As I headed for the door, to go back out into the pouring rain, I mentioned to her that I would be walking rather than biking. I did not trust myself to operate a vehicle (be it only a bike). “It’s like I’d been drinking,” I told her, as we exchanged chuckles.
(Maybe I should have staggered or zigzagged out of the lobby to prove the point.)
The rain had started already the evening before. After doing some reading and prayers in chapel, I had intended to go back to the convent. I was tired, and wouldn’t mind an early night. However, when I noticed the intense lightning, I was concerned. I didn’t care to get struck so I stayed indoors to safely wait out the storm.
During that time, our evening receptionist received a phone call from one of the night workers; she was having car trouble and wouldn’t be able to make it in. No one else was available to fill her place, so I ended up working the shift.
I must say, I halfway enjoyed the night. It was quiet, peaceful, and everybody got along beautifully. If it weren’t for the strange feeling coming from sleep deprivation, I could see how a person could really like this not-so-popular shift.
Sometimes people have made derogatory remarks about the night staff, insinuating that they don’t do a good job, etc. However, having worked with our “night owls” numerous times, I have come to have a great respect and appreciation for what they do. They have been kind to me and put up with my lack of knowledge and numerous questions; For this I am grateful.
I will be grateful, too, later today, for the opportunity to get a bit more sleep. Then, this funny, hazy feeling should leave me, my thinking should be more sharp, and no one should get the impression that I’ve had “a few too many.”
(Please pardon any errors: This was written Saturday morning on very little sleep.)
There are two time-tried expressions which would counsel us in opposing directions: “Too many hands spoil the broth” or “Many hands make light work.” I can see the veracity of both, but the latter one was more true for me today.
On the grounds of our provincial house in Hankinson, ND, there are concord grape vines, which have an interesting history of their own.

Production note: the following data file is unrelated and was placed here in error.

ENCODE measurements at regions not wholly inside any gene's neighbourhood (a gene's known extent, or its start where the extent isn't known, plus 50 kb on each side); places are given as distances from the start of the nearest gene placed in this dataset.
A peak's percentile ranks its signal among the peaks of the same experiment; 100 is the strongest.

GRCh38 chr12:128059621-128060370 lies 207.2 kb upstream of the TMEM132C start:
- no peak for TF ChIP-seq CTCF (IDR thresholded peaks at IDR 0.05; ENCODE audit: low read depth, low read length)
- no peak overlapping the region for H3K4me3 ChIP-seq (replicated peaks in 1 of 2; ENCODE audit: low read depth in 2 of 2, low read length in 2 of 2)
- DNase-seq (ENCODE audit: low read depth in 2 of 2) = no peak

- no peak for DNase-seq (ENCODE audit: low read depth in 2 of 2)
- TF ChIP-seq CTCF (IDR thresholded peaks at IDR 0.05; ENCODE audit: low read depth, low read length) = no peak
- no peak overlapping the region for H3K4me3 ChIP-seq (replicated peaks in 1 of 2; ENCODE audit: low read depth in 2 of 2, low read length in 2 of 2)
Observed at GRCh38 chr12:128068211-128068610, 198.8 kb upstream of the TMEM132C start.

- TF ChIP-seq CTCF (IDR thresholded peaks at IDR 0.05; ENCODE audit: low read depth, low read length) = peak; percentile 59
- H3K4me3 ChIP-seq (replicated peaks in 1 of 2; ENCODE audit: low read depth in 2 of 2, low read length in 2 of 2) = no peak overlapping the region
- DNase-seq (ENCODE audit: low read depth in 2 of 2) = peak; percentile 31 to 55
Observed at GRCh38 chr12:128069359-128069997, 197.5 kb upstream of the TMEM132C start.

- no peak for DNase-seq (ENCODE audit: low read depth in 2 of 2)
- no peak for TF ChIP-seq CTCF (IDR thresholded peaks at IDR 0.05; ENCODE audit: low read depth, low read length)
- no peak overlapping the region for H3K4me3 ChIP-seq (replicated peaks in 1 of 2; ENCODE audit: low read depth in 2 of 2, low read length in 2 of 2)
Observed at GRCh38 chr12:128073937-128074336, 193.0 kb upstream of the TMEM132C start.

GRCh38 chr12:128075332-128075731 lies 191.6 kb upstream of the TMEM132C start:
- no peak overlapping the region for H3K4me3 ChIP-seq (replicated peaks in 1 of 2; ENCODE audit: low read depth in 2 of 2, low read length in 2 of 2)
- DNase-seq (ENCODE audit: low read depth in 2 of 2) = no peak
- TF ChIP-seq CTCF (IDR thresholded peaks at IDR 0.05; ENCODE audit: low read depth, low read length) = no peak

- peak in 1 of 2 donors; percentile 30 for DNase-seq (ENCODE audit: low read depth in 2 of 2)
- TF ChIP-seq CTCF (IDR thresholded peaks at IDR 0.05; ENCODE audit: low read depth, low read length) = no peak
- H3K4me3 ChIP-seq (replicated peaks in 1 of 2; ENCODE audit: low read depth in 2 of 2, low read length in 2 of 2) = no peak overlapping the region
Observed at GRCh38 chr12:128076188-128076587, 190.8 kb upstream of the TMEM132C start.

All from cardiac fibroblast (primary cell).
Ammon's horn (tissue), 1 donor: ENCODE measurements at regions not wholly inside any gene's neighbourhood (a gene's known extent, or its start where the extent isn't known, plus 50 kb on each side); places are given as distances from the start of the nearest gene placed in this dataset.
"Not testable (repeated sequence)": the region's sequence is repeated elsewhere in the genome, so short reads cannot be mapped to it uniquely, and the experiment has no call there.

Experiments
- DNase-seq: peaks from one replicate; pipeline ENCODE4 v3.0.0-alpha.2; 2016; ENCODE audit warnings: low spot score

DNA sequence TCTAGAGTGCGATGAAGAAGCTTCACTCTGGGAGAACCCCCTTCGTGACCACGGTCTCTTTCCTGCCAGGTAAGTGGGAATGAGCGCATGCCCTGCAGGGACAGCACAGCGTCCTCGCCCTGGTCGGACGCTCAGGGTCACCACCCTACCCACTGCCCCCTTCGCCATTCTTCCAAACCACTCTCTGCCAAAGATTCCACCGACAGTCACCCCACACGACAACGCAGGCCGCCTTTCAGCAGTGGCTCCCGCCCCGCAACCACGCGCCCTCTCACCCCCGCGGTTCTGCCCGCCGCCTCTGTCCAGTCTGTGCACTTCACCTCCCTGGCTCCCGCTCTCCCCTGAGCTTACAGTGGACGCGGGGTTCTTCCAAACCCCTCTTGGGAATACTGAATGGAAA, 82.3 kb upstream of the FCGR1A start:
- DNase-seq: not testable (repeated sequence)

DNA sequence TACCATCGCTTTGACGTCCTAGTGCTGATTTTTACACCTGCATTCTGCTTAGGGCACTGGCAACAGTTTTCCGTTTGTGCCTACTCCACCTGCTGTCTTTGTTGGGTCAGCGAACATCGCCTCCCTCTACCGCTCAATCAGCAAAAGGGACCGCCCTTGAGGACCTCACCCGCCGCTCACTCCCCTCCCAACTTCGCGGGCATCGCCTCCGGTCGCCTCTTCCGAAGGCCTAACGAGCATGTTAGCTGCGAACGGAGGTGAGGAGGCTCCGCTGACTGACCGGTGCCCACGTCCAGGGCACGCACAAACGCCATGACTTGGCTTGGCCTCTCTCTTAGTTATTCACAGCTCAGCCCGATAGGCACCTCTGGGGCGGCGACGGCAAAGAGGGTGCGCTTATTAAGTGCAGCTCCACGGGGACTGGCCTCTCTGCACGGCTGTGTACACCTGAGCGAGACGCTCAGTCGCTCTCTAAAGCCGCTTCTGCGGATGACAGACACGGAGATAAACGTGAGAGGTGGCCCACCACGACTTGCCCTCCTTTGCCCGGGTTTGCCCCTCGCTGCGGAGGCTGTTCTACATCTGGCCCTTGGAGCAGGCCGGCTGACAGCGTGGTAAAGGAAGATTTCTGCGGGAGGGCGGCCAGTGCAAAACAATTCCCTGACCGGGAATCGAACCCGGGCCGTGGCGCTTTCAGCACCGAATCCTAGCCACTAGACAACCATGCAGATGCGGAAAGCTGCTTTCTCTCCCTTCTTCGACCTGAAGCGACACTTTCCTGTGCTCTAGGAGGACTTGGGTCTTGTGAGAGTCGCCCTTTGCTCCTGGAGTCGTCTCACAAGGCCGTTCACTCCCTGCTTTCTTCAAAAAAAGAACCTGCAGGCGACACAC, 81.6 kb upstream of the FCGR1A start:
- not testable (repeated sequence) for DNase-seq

This year, it seems, there was an abundant crop. Thus it was that we were offered some. The Sister who was going to bring them when she came ended up not being able to make it here to Grand Forks so I wasn’t sure if we’d end up with them or not.
Friday afternoon, however, a call came. A woman on staff there was coming up to visit family. She would be bringing the grapes. This solidified my weekend plans. Accompanying the residents to the Potato Bowl parade would probably not fit neatly into my schedule! (This really didn’t bother me, though.)
Knowing the morrow would be packed with plenty of work, I went to bed a little early Friday night, setting my alarm for about 4:20 a.m.
In the morning, I made a point to make my first stop be the chapel, because I did not know if there would be any time later in the day. Well before 6, though, I was in the activity room kitchen, washing grapes. I had found and printed a recipe for grape jam the day before. Hopefully, I would get a lot done before walking over to St. Michael’s Church.
After returning from Mass, I grabbed something quick for breakfast and returned to the activity room, resuming my task of washing and removing the stems from the grapes. There were five lugs, so I had plenty of work still waiting for me!
However, after a bit, Sr. Elaine showed up. She began helping me. I knew she had plenty of other work to do so I hated to see her spend too much time in there. She wasn’t easily dismissed, though, and devoted several hours to cleaning grapes.
Sr. Rebecca was not too far behind her. She, too, came and helped with the overwhelming quantity of grapes.
This left me to devote more time to making jam; not that I’m the expert. After some trial and error and recipe modifications, we have 20 jars of grape jam (or syrup, depending on how well it sets), and many more to come.
By 3:30 p.m., when I quit to come for my shift at the reception desk, we had all the grapes de-stemmed.
Monday, I’ll have to wash the grapes and finishing cutting the crab apples, but at least a lot of the work is behind us. Someone gave us some little crab apples to put in with the next batch (This is supposed to be a good addition, even helping the grapes to gel.)